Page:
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Digitized Sound - Part 2

Recording to Compact Disc

Red-Book is the digital format is used to store music on Compact Disc. The music is stored as two channels sampled at 44100 times per second with each sample quantized to 16 bits. A value of 32767 represents the maximum air pressure and -32768 represents the minimum air pressure of the recorded sound wave. In other words, the data on the CD represents a plot of the sound pressure with time that contains all frequencies between 20 Hz and 20 kHz with a maximum dynamic range of 96 db. It is common practice to restrict the maximum level of the recorded sound to prevent 'clipping', the artificial limiting of measured levels greater than 32767 to 32767 and less than -32768 to -32768. It is also common practice to add very low level noise to 'dither' the zero reference between plus and minus 1 bit to capture information less the the least significant bit and prevent the generation of digital distortion related to the recorded signal. Correctly done, dither will sound as a very small increase in the uncorrelated noise level. i.e., it will sound as a very low level 'hiss'.

To listen to an audio CD, the data on the CD is first converted to two voltages representing the left and right channels. These voltages are smoothed to eliminate frequencies greater than 22050 Hz. Then these voltages are amplified and used to drive two loudspeakers or each side of a headphone to recreate the recordeded sound that we can then hear. To accurately reproduce all the recorded frequencies requires high fidelity components.

To record sound, the process can be as simple as the reverse process. Two microphones can be used to convert the sound to be recorded into two voltages. These voltages are then amplified to an appropreate level to be sampled. The level of these two voltages is adjusted prevent clipping during the conversion. Clipping is a form of distortion similiar to that created by over driving an amplifier. These voltages are smoothed to eliminate frequencies greater than 22050 Hz to prevent aliasing. In other words, we do not want frequencies greater than 22050 Hz to appear in the recorded data as frequencies less than 22050 Hz that we can hear. To accurately capture all the sound requires high fidelity components.

To get a good recording requires attention to detail in all aspects of the recording process. First of all one needs a place to record that is free of noise. You should not be able to hear the noise of neighbors, noise created by heating or cooling systems, noise created by florescent lights, etc. The recording space should be free of echoes, especially echoes created by parallel walls. Instruments must be in tune. Listen for sounds that should not be their such as a squeekey pedals or keys or chairs.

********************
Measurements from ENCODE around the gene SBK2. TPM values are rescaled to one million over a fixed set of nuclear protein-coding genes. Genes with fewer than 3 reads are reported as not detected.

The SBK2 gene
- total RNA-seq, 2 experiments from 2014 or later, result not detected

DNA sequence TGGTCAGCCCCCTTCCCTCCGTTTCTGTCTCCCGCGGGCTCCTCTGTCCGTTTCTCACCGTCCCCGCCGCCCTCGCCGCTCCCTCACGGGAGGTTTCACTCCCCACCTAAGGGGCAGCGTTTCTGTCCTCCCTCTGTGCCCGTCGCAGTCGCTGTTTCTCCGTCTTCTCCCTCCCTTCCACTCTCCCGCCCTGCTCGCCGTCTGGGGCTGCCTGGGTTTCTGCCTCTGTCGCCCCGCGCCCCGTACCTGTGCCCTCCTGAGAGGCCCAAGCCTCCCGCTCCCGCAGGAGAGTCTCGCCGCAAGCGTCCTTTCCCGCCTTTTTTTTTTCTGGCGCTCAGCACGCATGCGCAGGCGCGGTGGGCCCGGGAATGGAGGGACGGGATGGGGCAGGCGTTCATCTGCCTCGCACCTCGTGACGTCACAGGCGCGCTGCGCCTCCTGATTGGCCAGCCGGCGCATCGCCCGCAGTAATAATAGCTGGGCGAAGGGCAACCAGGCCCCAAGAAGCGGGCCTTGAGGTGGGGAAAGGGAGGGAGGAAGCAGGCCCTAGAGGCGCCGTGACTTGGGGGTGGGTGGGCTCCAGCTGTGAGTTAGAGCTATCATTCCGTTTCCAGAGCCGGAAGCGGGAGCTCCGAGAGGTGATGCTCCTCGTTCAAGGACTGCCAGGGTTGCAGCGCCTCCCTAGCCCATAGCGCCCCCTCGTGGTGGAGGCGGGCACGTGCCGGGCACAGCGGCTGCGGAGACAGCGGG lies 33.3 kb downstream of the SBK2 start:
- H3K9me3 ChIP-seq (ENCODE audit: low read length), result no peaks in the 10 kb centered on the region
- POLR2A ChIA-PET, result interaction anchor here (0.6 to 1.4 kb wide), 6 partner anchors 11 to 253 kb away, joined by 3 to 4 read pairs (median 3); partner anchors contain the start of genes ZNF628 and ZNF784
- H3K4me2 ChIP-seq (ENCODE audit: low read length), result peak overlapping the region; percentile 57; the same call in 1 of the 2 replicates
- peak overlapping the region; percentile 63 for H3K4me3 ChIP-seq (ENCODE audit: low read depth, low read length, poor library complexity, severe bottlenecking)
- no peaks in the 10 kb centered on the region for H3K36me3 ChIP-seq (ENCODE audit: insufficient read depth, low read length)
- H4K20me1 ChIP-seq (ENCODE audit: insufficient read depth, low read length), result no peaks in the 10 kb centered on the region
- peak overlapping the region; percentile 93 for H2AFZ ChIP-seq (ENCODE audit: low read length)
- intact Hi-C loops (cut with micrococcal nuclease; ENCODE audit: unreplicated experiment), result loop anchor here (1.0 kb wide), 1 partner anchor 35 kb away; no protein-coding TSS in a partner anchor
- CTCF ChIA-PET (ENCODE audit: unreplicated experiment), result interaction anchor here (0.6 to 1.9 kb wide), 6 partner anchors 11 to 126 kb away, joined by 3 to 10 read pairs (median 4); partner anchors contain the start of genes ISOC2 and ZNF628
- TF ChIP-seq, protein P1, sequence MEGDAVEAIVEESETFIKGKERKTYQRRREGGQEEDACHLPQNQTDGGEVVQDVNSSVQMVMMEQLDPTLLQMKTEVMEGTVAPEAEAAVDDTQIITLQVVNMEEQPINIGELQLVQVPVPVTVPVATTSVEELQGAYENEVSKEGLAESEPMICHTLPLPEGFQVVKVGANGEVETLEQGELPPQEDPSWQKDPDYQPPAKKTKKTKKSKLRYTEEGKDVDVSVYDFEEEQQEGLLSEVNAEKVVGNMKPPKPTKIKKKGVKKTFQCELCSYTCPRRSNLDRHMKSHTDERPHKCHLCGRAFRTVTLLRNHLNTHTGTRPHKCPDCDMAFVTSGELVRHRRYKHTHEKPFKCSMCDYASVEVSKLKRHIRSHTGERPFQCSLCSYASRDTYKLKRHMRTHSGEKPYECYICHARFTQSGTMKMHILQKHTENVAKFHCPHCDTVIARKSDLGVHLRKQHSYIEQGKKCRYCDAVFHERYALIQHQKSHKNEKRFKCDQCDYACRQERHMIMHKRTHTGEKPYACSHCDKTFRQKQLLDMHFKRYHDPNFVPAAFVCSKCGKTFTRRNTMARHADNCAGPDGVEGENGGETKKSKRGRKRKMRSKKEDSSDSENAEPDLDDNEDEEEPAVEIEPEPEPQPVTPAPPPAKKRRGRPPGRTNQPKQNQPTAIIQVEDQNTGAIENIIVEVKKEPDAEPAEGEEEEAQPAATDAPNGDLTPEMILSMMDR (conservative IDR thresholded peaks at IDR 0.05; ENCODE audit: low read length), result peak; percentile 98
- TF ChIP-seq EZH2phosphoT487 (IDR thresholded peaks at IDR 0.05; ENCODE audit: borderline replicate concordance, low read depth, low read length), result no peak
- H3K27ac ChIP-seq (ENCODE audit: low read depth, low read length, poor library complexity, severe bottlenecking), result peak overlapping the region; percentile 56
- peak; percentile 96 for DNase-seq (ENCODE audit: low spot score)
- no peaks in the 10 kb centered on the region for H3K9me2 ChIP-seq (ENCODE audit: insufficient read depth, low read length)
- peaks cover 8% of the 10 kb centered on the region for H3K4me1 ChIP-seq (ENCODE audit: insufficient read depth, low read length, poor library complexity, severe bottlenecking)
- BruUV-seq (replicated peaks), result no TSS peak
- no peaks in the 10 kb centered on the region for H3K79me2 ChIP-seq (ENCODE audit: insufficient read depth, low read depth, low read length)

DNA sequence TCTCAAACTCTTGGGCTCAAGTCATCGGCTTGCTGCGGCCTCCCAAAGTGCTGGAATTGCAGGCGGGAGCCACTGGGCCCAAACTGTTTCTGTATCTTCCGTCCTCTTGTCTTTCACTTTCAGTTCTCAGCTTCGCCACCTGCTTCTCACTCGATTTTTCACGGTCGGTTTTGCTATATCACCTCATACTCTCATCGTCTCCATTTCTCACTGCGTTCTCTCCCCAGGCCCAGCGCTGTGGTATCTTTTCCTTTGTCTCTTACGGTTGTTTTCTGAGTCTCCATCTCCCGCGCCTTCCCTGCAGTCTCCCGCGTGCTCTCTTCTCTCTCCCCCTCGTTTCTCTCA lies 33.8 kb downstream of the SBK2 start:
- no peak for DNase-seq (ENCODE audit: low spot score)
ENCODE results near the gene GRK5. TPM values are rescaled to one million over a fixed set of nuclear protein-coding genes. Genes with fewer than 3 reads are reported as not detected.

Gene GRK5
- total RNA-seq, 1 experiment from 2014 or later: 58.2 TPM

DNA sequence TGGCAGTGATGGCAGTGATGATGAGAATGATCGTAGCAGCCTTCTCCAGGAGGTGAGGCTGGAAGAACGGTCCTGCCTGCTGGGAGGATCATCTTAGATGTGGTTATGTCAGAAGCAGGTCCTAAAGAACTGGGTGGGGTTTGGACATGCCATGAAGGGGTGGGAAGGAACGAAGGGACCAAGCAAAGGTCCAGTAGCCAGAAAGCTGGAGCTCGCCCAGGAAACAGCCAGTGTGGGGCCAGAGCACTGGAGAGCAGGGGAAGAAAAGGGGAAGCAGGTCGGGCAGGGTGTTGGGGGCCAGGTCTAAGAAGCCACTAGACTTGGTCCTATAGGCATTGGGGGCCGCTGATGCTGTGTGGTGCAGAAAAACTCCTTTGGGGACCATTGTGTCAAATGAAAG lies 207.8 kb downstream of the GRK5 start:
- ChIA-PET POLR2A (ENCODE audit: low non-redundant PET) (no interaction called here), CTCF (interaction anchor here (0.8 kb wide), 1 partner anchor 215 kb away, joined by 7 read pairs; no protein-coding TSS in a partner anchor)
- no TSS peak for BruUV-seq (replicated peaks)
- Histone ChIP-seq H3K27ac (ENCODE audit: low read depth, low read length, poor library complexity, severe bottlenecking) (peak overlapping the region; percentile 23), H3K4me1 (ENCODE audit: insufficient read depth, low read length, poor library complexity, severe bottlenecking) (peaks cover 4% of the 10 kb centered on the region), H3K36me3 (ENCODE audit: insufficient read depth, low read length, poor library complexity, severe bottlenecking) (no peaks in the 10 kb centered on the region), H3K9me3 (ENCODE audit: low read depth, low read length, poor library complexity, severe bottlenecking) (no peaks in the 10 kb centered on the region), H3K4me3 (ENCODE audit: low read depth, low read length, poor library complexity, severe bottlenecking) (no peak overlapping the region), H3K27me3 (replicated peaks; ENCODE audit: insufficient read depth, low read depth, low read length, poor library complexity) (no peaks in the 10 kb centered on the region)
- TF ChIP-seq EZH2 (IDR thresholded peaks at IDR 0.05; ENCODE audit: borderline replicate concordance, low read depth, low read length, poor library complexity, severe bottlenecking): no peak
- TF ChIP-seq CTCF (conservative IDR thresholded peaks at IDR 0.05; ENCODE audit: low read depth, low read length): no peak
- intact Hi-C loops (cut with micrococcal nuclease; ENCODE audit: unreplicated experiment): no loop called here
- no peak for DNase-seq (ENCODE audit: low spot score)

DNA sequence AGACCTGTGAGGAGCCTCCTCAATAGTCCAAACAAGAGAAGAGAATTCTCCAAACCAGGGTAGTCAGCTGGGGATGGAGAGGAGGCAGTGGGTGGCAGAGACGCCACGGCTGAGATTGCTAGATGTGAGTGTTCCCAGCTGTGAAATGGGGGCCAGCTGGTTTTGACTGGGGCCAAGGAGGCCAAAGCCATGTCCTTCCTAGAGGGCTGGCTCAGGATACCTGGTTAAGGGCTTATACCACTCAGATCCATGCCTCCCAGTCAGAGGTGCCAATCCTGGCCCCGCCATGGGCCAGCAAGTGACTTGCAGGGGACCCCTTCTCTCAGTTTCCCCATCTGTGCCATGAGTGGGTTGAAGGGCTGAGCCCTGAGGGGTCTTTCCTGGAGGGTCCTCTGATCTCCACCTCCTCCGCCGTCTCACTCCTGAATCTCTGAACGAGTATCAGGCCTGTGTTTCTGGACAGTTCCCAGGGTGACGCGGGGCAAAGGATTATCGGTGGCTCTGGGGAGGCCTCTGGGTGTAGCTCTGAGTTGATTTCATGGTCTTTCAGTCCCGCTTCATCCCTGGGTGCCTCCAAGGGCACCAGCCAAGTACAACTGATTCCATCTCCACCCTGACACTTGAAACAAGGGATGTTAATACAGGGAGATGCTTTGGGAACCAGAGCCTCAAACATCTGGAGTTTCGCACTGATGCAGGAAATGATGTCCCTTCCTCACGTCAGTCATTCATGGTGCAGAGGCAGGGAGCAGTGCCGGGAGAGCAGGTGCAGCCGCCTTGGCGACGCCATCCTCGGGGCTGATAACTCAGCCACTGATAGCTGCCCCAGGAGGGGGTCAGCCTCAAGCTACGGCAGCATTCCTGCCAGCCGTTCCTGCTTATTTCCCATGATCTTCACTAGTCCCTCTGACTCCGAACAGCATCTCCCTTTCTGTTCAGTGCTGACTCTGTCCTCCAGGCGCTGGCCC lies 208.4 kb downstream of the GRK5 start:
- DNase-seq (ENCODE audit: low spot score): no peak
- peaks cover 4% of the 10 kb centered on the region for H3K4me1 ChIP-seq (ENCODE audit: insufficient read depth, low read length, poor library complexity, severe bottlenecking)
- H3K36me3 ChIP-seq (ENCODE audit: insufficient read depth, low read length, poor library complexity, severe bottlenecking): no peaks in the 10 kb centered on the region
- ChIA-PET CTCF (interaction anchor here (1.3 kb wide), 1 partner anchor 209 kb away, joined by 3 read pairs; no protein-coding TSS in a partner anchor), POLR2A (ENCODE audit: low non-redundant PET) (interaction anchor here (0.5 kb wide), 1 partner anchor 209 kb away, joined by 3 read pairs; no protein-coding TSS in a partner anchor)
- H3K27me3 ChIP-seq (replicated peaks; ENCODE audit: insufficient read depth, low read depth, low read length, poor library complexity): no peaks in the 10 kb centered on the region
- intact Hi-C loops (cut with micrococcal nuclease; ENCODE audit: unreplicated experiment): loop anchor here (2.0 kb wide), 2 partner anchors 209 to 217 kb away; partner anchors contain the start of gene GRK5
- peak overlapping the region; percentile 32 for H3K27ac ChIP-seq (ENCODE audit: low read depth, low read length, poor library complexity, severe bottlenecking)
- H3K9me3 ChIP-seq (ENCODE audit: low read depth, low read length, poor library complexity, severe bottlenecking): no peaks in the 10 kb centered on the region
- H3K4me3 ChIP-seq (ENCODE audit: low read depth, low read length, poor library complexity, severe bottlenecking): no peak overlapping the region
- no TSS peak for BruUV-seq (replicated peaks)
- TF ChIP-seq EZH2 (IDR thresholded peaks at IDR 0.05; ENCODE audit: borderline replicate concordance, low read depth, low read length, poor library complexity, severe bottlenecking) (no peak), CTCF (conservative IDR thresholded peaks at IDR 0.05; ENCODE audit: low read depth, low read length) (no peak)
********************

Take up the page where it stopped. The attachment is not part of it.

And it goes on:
Chose microphones that complement the music being recorded. Every microphone adds its own coloration to the sound being recorded. Make sure the microphones have the necessary fidelity to capture all the sounds being generatd. Note that the coloration of directional microphones changes with the distance between the microphone and the sound source. The effect of a distance less than a meter can easily be heard. With distances of less than a meter with a blowen instrument or voice, a wind screen should be used. Avoid using microphones with peaks or ripples in their frequency response. This includes both on axis and off axis response.

Often a recording will be made with both loud and soft instruments. This often requires the use of multiple microphones. A recording can be made with different microphone channels mixed together before being digitized. More often, each microphone is recorded to its own track. This has the added benefit of allowing tracks to be added at a later time. In the 'mastering' process, the tracks are mixed down to left and rignt channels when making a red-book CD. It is important that all instruments playing can be heard. Make sure that if the mix contains vocalists or a choir, that the words can be heard and understood. Be very careful when adjusting tone. Excessive tone adjustments decrease a recordings fidelity.

When recording multiple channels, it is good to do the original recording with 24 bits instead of 16. This allows you to maintain a high dynamic range during mixing. If digital effects are to be added, it is good to use a higher sample rate. This helps avoid distortions characteristic of certain 'effects'. After the 2 track 'master' is made, it is then down converted to a 44100 sample rate, if needed, and then to 16 bits. Digital dither must be used to convert from 24 bits to 16 bits.

Then you are ready to put your final creation on CD. After burning your CD, listen to it. Make sure it doesn't have any problems. Listen for noises that shouldn't be there. Listen for digital errors such as skips in time. Listen for distortions such as that created by clipping anywhere in the mastering process. How is the balance between left and right channels? It is good to listen to the CD on "consumer" equipment to check the bass and treble levels. If you are an older engineer, it is reccomended that younger ears listen for high frequency noises that you cannot hear.

You are now ready to make copies of your original work.


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